" Slaton v. State, 680 So.2d 879, 893 (Ala.Cr.App. 1995), aff'd, 680 So.2d 909 (Ala. 1996), cert. denied, [519] U.S. [1079], 117 S.Ct. 742, 136 L.Ed.2d 680 (1997)."

Davis v. State, 718 So.2d 1148, 1161 (Ala.Crim.App. 1995), aff'd, 718 So.2d 1166 (Ala. 1998).

In this case, King testified that various crime scene photographs accurately depicted the victims' bodies after the offenses. Also, Friene testified that the photographs accurately depicted the victims' bodies as he observed them when he arrived at the scene. He further testified that the bodies were removed and transferred to the Alabama Department of Forensic Sciences for autopsies. Dr. Gregory Wanger testified that he performed autopsies on the victims' bodies at the department's laboratory in Montgomery. The record does not suggest that the bodies were tampered with or altered before they arrived at the laboratory where Wanger performed the autopsies. Finally, the appellant does not allege that the bodies were tampered with or altered, and he has not explained how he has been denied a substantial right or how the failure to show a chain of custody for the bodies has affected the fairness and integrity of his trial so as to rise to the level of plain error. Therefore, we do not find that there was any plain error in this regard.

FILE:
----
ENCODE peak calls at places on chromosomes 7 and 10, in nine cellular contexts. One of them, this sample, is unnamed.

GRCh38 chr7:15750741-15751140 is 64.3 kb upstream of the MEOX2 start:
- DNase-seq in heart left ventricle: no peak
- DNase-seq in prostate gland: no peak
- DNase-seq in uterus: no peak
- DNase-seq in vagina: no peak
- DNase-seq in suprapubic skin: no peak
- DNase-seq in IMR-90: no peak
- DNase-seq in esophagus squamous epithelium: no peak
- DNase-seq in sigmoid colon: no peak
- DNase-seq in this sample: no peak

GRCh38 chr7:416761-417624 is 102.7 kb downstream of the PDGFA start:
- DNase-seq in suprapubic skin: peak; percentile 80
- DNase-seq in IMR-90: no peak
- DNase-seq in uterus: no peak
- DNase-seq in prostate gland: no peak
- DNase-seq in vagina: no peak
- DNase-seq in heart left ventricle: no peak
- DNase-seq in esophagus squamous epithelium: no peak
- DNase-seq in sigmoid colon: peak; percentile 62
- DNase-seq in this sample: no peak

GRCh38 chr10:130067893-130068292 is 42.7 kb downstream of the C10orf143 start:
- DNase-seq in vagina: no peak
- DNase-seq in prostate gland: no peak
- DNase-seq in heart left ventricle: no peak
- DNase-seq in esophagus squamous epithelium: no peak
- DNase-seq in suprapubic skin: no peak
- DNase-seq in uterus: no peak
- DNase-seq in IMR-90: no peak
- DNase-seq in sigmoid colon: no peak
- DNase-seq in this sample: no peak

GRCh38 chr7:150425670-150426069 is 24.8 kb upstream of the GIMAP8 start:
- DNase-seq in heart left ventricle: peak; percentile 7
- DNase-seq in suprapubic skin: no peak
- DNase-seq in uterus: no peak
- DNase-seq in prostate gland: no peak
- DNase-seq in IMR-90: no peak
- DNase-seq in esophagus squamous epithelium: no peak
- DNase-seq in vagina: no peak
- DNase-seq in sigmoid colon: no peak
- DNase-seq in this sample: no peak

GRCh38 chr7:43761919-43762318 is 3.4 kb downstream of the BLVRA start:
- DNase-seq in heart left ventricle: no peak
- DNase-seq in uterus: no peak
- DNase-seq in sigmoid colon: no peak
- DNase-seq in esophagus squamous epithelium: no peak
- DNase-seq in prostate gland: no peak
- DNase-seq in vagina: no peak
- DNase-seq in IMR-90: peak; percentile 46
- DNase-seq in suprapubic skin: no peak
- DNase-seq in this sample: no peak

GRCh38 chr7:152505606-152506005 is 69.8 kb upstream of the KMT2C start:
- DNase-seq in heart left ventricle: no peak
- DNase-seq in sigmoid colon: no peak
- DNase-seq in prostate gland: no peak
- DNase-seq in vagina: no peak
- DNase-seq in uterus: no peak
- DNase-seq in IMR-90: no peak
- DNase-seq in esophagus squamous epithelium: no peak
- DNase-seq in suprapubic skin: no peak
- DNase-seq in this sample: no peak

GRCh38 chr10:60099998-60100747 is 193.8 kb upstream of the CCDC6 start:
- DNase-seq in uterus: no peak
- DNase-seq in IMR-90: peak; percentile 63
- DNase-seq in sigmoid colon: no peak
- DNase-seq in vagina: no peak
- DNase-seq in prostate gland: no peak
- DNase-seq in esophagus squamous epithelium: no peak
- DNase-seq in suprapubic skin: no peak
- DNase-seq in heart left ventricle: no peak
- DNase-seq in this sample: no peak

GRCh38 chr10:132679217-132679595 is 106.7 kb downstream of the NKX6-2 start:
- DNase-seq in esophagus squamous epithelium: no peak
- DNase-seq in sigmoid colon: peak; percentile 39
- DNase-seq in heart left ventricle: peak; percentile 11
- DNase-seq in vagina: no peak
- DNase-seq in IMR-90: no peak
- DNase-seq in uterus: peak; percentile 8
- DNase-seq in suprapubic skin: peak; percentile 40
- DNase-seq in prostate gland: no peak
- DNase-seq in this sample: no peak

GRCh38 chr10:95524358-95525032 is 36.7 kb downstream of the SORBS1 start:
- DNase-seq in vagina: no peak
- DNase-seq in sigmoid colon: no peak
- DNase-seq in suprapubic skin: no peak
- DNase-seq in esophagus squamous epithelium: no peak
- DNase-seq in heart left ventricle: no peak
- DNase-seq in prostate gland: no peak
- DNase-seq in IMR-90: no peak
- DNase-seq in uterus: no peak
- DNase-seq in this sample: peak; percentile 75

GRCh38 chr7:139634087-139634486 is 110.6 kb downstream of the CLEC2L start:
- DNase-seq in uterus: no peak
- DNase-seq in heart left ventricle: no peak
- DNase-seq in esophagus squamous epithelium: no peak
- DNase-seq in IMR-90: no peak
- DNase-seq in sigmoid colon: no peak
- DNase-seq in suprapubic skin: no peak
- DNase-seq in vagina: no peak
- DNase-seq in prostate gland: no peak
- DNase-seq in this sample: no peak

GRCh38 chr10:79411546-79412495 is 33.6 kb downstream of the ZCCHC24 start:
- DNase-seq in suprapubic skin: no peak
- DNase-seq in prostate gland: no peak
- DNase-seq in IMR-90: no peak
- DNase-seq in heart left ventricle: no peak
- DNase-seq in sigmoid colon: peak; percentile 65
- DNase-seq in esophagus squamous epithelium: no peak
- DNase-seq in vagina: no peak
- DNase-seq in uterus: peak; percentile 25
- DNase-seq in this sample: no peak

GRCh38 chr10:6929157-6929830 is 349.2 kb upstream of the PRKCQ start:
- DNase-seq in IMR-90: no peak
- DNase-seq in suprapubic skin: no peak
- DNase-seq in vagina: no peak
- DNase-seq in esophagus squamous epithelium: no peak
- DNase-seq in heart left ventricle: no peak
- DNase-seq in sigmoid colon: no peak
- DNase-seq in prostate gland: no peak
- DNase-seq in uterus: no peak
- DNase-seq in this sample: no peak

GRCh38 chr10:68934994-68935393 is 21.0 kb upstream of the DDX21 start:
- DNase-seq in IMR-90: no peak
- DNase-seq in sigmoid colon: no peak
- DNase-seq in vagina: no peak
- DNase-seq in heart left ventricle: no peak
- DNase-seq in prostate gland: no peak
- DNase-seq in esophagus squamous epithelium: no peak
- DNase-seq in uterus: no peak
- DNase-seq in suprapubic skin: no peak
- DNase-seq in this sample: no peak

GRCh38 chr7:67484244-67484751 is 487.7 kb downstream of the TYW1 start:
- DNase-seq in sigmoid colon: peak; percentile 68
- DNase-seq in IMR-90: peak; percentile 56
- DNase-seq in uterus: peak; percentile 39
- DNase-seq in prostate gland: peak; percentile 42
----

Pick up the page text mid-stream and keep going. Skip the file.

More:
Although the transcript indicates that Wanger said he performed the autopsies at the "UAB campus," he also stated that that was "in the laboratory here in Montgomery." (R. 233.) Therefore, it appears that the reference to UAB is a typographical error and that it should have referred to the AUM campus.

F.